Should Helen of Troy (HELE) be the company that launches a thousand buy orders?
Helen of Troy is a diversified producer of brand name products that generates tons of cash, but trades at a low price. The company can be purchased at 10x TTM earnings, and 8.5x projected earnings with a safe balance sheet, and a business that can continue to earn in any economic climate. While top line growth is a product of acquisitions, the bottom line has steadily increased over the years.
Sales and earnings were $300m and $17m, respectively, in 2000. By 2010, they have grown to $650m and $71m. While sales more than doubled, profits quadrupled. Most of the progress happened from 2000-2004. From 2005-2010, sales have hovered between $581m and $652m and profits between $49m and $76m. The company’s fiscal year ends in February, so fiscal 2009, when the company earned $49m excluding an impairment, includes most of the carnage of the recession.
From 2005-2010, the company averaged $59m a year in net income. The company is a tremendous generator of FCF though, spending an annual average of $7m on capex in the past 3 years, while recording depreciation of $15m. The growth of the company has come from acquisitions, which leads to pessimism from Wall Street analysts. The company has not been a rip-roaring growth story, but the acquisitions have worked out a lot more times than not.
The crown jewel of this company is OXO, a strong brand that produces a lot of kitchen related products and is expanding product offerings. The company has been releasing more than 100 new products a year under this brand and has been growing sales and profits. They are expanding into childcare products such as strollers this year. The things that should be taken away from this division are that it shows how the company is good at developing brands and products (they bought OXO in 2004 and have done a tremendous job in growing it). The growth rate has been slowing lately to the high single digits, but the segment has the best margins.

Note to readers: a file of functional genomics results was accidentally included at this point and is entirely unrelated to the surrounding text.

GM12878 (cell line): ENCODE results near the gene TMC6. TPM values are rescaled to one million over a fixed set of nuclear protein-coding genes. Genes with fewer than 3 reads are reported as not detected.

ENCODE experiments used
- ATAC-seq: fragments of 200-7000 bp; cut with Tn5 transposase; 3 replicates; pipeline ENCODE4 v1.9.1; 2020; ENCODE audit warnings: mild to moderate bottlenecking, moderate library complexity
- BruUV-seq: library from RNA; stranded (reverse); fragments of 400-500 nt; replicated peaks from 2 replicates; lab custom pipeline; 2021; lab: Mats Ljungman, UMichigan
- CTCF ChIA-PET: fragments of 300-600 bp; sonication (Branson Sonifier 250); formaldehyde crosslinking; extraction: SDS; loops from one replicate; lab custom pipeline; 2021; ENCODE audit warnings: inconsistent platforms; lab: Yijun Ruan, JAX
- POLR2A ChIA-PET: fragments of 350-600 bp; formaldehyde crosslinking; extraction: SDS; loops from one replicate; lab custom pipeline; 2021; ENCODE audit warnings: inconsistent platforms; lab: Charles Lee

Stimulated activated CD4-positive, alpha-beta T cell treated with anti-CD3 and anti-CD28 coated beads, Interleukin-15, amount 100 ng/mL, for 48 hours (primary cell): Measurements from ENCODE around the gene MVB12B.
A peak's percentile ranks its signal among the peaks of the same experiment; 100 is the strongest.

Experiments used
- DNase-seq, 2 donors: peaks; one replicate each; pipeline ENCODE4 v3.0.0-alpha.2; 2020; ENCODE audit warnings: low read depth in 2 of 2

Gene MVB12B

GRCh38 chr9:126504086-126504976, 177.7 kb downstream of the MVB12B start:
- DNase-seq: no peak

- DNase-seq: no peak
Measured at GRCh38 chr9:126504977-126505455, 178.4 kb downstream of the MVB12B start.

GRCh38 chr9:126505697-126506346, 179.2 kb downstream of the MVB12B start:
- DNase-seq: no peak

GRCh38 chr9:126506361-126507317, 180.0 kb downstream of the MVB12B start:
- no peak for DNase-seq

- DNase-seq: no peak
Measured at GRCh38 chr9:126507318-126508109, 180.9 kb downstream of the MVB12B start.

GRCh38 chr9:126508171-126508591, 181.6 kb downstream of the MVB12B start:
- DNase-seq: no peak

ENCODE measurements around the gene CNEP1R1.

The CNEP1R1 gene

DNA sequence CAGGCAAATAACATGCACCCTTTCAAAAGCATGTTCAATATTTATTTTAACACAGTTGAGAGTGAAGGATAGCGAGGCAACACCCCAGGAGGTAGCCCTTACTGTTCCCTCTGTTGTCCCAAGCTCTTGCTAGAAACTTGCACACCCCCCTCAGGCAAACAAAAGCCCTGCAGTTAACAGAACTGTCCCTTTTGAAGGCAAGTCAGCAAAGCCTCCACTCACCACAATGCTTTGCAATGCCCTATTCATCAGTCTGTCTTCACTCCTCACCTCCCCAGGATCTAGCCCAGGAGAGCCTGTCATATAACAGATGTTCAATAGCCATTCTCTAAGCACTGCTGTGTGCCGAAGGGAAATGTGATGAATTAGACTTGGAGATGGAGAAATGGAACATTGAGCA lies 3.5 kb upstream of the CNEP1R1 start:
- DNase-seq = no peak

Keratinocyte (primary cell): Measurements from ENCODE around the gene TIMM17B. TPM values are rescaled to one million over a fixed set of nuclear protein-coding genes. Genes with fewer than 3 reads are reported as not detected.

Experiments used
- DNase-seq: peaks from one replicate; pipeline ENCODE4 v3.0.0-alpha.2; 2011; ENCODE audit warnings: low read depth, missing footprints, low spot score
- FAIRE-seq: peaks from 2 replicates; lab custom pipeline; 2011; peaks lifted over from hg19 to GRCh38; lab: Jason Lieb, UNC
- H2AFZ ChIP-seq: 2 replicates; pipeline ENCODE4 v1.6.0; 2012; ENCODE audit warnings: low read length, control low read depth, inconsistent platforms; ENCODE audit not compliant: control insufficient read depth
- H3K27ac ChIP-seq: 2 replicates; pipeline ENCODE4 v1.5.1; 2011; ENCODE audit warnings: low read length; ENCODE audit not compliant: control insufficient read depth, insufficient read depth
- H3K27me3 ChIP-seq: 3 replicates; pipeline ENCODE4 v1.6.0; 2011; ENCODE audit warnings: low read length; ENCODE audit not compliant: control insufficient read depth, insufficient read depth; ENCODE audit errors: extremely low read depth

Peter Lynch, among other investors, will tell you to buy what you know. I’m familiar with the OXO brand from a few kitchen tools like spatulas or peelers, and think the brand definitely has a lot of power and can be expanded. While people may only buy one pizza cutter, a positive experience will resonate and carry over to their plastic containers or garden tools, for instance.
The other division of the company is personal care products that range form hair dryers to foot baths and shampoo. The company has long term licenses to brands, or outright owns brands that it puts on a variety of goods you can find in pharmacies or stores like Target (TGT) and Wal-Mart (WMT). For instance, they have a license for the Dr. Scholl’s brand name for foot baths. They are able to sell a relatively simple product, but piggyback on the visibility of the brand recognition to drive sales, acquire shelf space, and gain a degree of pricing power.
There are other brands the personal care division represents, but there is a similar dynamic to the housewares division. The company tries to continually release new products and updates under these brands. The brands have huge mindshare of customers, and HELE’s products benefit from the positive association. The brand name owners have to approve the products as well, so the company is going to consistently release products that remain relevant to the brand and fully leverage its strengths.
What the market seems to fail to recognize is that while maybe the personal care segment is boring, the houseware segment is pretty valuable:
The houseware segment has better margins and plenty of growth lies ahead. The growth has slowed and this has analysts worried that the stock is now dead money. Both segments generate plenty of cash though, which the company has been reinvesting in bolt on acquisitions. In 2010, the company acquired Pert Plus and Sure for $69m from Innovative Brands (the company should earn ~12m in 2010, $9m for the company due to the timing of the acquisition) and Kaz for $265m from the founding family and a private equity group. Kaz is of the same breed as Helen of Troy, using brands such as Vicks on humidifiers it sells. In 2009, the company acquired Infusium shampoos from Procter & Gamble (PG) for $60m. All these acquisitions are immediately accretive to earnings, expand the company’s offerings, and leverage the company’s relationship with customers.